Security bug in Google’s Android app puts user data at risk – TechCrunch

Until recently, Google’s namesake Android app, which has more than five billion installs to date, had a vulnerability that could have allowed an attacker to stealthily steal personal data from a victim’s device. .

Sergey Toshin, founder of mobile app security startup Oversecured, said in a blog post that vulnerability has to do with how the Google app relies on code that does not come with the application itself. Many Android apps, including the Google app, are reducing their download size and storage space needed to run by relying on code libraries already installed on Android phones.

But the loophole in the code of the Google app meant that it could be tricked into extracting a code library from a malicious app on the same device instead of the legitimate code library, allowing the malicious app to inherit permissions from the Google app and grant it almost full access to a user’s data. This access includes access to a user’s Google Accounts, search history, emails, text messages, contacts, and call history, as well as the ability to trigger the microphone and camera. and access the user’s position.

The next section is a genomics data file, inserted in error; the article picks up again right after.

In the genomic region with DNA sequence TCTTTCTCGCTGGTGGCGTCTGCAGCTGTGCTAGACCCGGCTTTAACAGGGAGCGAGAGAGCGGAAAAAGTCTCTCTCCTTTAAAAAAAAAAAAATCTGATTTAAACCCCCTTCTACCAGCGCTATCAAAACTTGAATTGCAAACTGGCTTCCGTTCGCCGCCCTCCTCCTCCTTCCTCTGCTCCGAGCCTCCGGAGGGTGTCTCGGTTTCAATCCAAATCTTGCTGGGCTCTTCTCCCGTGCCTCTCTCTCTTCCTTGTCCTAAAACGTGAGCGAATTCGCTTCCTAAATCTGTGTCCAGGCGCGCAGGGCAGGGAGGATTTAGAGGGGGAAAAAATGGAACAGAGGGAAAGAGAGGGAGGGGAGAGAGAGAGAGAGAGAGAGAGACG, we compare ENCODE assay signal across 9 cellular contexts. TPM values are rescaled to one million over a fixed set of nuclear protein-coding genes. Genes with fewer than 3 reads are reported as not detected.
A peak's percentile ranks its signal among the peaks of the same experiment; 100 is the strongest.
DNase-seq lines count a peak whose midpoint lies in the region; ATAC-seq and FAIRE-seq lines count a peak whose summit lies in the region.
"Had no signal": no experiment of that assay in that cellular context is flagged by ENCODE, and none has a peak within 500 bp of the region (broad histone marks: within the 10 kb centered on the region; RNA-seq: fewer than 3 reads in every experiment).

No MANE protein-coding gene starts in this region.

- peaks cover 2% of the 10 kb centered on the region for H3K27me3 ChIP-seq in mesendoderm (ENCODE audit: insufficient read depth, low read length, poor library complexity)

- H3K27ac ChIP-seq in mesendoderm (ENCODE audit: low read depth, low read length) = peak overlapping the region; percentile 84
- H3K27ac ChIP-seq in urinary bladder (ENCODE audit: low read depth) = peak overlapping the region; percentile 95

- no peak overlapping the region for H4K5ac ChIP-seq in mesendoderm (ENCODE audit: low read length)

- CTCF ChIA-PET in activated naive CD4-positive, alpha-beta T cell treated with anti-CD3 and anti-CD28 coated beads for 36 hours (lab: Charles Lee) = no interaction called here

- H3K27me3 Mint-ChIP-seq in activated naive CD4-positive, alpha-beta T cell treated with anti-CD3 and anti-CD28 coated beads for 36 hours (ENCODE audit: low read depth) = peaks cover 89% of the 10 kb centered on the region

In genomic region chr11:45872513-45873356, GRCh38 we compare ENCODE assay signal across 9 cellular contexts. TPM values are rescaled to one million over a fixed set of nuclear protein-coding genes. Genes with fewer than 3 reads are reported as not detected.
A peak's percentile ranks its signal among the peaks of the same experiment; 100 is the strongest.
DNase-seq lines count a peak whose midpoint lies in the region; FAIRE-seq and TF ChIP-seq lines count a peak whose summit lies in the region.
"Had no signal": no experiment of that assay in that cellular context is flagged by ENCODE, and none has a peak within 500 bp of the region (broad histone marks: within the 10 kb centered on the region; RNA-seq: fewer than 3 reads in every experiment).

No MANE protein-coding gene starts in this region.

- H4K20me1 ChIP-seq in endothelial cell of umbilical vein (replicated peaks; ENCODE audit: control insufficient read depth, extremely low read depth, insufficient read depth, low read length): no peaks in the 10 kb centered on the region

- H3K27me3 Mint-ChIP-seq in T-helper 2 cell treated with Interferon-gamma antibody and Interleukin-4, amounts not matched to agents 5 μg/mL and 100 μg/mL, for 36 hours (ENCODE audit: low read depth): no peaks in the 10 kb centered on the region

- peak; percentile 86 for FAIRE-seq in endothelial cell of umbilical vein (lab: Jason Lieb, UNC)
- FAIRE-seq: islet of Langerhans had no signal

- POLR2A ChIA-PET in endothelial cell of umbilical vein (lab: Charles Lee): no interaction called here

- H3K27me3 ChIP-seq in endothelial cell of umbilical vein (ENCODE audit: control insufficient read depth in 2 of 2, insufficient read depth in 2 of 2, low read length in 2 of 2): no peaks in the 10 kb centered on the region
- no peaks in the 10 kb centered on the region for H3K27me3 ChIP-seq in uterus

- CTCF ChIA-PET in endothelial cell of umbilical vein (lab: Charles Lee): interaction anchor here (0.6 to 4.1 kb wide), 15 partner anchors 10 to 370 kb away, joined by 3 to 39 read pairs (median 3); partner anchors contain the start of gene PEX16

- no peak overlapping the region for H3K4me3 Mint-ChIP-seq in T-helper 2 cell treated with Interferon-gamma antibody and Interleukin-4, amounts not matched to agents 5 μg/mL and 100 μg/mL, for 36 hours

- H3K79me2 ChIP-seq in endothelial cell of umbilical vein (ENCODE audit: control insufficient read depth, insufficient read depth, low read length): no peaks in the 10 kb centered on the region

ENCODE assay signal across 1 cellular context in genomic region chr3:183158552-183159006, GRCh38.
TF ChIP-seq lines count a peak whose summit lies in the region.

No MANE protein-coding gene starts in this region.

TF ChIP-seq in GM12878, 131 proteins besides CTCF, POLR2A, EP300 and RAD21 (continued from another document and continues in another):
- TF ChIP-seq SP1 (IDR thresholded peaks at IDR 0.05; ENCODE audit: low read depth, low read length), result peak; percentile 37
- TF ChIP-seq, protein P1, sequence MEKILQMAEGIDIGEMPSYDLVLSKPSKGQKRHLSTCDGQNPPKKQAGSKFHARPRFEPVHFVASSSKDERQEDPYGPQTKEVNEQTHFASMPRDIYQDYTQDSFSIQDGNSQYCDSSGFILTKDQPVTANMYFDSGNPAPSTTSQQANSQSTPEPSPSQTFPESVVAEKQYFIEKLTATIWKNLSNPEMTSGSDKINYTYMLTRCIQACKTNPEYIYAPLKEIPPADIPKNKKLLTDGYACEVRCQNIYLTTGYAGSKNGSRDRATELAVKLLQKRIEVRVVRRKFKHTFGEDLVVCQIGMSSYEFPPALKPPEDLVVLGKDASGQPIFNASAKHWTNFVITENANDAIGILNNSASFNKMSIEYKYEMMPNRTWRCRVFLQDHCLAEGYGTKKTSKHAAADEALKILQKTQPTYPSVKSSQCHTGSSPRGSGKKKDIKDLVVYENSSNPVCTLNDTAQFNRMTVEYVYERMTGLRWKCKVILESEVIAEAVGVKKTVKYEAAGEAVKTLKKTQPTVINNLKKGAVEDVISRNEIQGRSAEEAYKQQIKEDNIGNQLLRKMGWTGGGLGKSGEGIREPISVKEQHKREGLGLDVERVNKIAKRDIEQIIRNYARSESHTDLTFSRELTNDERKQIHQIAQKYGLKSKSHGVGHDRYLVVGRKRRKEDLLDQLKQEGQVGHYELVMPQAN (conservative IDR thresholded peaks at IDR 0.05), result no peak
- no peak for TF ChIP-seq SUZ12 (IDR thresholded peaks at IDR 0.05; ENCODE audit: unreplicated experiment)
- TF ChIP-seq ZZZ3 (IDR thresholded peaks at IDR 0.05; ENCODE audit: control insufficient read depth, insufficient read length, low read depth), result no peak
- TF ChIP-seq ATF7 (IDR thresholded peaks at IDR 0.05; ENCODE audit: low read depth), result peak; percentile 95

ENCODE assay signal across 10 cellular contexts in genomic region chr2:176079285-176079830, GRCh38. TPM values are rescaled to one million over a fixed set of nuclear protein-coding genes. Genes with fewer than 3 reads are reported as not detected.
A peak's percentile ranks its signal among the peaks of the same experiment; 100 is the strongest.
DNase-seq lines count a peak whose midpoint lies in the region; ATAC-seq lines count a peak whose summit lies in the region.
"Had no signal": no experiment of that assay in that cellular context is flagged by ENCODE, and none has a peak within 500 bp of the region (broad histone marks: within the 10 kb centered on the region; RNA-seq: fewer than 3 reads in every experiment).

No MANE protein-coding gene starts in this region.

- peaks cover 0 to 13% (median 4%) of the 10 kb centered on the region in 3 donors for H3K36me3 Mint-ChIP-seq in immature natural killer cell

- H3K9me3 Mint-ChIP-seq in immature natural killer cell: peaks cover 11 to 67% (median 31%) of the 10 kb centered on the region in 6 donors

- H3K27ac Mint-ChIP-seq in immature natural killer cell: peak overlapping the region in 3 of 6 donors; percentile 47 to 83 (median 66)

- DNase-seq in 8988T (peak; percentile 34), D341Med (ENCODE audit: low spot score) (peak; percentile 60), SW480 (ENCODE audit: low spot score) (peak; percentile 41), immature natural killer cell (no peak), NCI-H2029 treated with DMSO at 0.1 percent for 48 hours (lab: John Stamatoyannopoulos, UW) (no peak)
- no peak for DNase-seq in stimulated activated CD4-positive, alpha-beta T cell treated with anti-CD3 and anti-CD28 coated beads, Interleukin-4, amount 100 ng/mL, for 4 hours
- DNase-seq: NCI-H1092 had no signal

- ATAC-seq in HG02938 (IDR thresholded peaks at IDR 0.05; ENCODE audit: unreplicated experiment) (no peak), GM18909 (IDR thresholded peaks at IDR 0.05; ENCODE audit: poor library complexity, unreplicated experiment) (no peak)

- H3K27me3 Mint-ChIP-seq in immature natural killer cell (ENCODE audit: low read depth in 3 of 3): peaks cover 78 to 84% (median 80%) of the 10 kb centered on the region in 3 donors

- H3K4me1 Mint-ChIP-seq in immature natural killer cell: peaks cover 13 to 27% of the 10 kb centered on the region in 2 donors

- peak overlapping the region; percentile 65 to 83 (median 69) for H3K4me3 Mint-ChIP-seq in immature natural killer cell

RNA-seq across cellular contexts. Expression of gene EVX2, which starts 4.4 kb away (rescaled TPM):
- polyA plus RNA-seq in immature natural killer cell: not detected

The malicious application would have to be launched once for the attack to work, Toshin said, but the attack to occur without the victim’s knowledge or consent. Removing the malicious app would not remove malicious components from the Google app, he said.

A Google spokesperson told TechCrunch that the company patched the vulnerability last month and has no evidence that the flaw was exploited by attackers. Android’s built-in malware scanner, Google Play Protect, is intended to prevent the installation of malicious apps. But no security feature is perfect, and malicious apps have already crept in.

Toshin said the Google app vulnerability is similar to another bug discovered by the TikTok startup earlier this year, which, if exploited, could have allowed an attacker to steal session tokens. ‘a TikTok user to take control of their account.

Oversecured has discovered several other similar vulnerabilities, including Android’s Google Play app and, more recently, preinstalled apps on Samsung phones.


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